Although it was my third visit to Fort McMurray, the booming exploration city in the northeast corner of Alberta, Canada, I was still excited to see the familiar city outline stretching along the horizon as my plane landed and 28 straight hours of travel came to a conclusion.

Fort Mac, as some affectionately call it, is the jumping-off point for floatplane rides to Lakers Unlimited Spring Bay Lodge, situated on the north shore of Lake Athabasca—my ultimate destination. When Team Wild Fish are travelling to film, we tend to fly in and out of whatever city or town happens to be the jumping-off point. This time ’round, we had arranged to spend a little time in Fort Mac, hoping to get the feel of this frontier city and to get an insight into its new identity as “the earth’s largest oil sands extraction hub.”

The sands

After a good night’s sleep in the Sawridge Hotel, I awoke fully recharged for the adventures that lay ahead. The buffet breakfast at the Sawridge will rejuvenate the flagging spirits of the weariest of travelers and our hearty breakfast saw the Wild Fish crew refueled and rarin’ to go.

Our first port of call was a visit to the Oil Sands Discovery Centre, which just happens to be right across the road from the Sawridge. The Oil Sands Discovery Centre is committed to increasing public awareness and knowledge of the history, science, and technology of the oil sands discoveries that form the largest-known reservoir of crude bitumen in the world, making Canada’s oil deposits the second largest in the world after Saudi Arabia in terms of proven oil reserves.

We had a guided tour of the Centre, which provided a comprehensive walk-through of the area’s history, from the first discovery of oil to today’s mammoth developments of the extraction and refining plants that have mushroomed across this pristine land. We learned that the oil sands (known as the Athabasca Oil Sands) consist of a mixture of crude bitumen (a semi-solid form of crude oil), silica sand, clay, and water. The Athabasca deposit, along with the nearby Peace River and Cold Lake deposits, form the world’s largest subterranean reservoir of crude bitumen.

We also had the opportunity to climb up into a 150-ton dump truck, giving us a driver’s-eye view of the size and scale of the diesel-powered behemoth.  Standing about four stories tall and sporting tyres that cost $55,000 each, this is where size does matter. A bit like Wild Fish Wild Places and the fish we hunt!

Denis and I could have spent many more hours engrossed in the impressive array of interactive displays and films. However, we had a plane to catch and giant pike to hunt in the many bays and river mouths that embroider the north shoreline of mighty Athabasca.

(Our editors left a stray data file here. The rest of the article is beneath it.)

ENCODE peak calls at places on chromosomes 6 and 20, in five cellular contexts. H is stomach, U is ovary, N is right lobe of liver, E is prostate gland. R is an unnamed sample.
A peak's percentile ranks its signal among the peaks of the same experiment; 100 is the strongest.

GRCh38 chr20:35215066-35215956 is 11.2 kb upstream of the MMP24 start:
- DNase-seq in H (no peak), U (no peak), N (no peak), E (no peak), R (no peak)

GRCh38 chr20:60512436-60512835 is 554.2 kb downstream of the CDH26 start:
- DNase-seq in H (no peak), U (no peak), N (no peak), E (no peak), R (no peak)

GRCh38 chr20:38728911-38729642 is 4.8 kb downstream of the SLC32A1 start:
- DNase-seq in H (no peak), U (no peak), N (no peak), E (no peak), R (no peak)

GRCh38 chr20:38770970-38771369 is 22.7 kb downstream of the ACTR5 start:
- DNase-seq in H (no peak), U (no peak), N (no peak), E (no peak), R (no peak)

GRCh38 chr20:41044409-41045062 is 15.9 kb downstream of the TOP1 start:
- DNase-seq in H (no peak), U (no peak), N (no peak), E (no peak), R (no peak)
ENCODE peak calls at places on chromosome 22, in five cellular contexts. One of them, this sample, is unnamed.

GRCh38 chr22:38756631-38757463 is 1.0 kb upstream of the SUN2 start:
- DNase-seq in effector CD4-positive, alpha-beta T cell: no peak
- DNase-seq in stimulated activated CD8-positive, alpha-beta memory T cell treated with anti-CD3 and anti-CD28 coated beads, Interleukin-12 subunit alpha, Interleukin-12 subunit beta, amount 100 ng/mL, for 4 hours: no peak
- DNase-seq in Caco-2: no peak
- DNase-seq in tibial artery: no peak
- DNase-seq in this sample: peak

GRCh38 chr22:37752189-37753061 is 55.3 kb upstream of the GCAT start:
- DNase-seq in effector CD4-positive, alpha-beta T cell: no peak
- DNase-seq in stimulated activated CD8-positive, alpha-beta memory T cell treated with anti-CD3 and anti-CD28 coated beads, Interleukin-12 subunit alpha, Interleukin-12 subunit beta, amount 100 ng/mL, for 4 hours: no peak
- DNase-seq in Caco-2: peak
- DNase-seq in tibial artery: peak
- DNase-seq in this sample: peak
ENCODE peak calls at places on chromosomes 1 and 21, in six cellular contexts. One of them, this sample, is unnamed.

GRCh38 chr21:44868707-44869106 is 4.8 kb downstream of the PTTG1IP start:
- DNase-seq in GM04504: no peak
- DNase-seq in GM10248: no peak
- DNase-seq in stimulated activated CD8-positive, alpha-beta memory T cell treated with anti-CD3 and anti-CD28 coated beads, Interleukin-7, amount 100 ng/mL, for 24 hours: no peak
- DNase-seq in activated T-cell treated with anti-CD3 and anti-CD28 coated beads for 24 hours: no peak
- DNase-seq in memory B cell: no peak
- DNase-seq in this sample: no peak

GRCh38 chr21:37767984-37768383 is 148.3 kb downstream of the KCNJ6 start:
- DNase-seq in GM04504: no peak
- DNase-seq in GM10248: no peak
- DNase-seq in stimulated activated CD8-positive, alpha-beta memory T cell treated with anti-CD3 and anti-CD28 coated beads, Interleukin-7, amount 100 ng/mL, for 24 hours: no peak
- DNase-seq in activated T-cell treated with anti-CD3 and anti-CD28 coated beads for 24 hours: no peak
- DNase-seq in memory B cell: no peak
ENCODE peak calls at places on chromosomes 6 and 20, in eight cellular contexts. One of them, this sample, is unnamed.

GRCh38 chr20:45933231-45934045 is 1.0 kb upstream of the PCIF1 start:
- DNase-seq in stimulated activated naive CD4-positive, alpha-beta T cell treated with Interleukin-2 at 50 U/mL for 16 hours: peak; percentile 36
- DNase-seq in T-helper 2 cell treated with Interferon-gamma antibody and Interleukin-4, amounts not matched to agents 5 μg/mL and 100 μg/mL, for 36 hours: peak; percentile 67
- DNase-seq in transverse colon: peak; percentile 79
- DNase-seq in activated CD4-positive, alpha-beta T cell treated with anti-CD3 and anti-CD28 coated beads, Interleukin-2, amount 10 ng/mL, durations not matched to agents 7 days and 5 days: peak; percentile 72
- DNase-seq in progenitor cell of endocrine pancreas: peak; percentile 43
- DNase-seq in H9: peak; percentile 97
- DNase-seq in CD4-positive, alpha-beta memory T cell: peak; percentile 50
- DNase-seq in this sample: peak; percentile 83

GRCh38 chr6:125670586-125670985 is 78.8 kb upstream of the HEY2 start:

Big pike are the norm on Lake Athabasca.
Big pike are the norm on Lake Athabasca.

The waters

A week at Lakers Unlimited chasing big pike and lunker lake trout is my idea of “undergoing intense therapy.” Early morning breakfasts and firm friendships forged among guests and guides make for great starts to each day. And then there’s the fishing. Double hook-ups with a thrashing and flailing 20-pounder on Denis’ fly rod; a bad-tempered, acrobatic giant on my weedless spinner acting like its fins are on fire…action like that sets Athabasca apart from other fisheries. I laugh as I write this, remembering the outrageous spectacle as Denis set the hook on successive 20-pounders, in the same honey hole, on the fly! We laughed and joked with our wonderful guide, Kelly Riehl, at the non-stop, explosive action from a bunch of big pike we came upon when Kelly carefully eased the boat into a shallow river channel. What fishing, what memories!

A much-overlooked factor in the success and one’s enjoyment of any guided fishing trip (besides the quality of the fishing) is the knowledge, personality, and boat-handling skills of the guide. As with all of the Lakers Unlimited guide staff, Kelly is a true pro. He is one of the best big water guides that we have had the pleasure to spend a week with.

The pike fishing was simply out of this world, with eight fish surpassing the magic 20-pound mark. Although we didn’t spend as much time this trip hunting lakers, we still managed our share of 20-pound trout topped by a real beauty that took a liking to my Dodger from the Sand Drop.

Guides Kelly and Parker prepared a shore lunch feast of deep-fried lake trout in a sweet ‘n’ sour sauce while we basked in a sheltered sunny hollow on a windswept island. As we chowed down, a pair of nesting Bald Eagles kept watch from a distant pine. Athabasca magic!

Time flies on a Lakers Unlimited trip—such is the quality of the total wilderness experience on this unique water.

Images courtesy Wild Fish Wild Places

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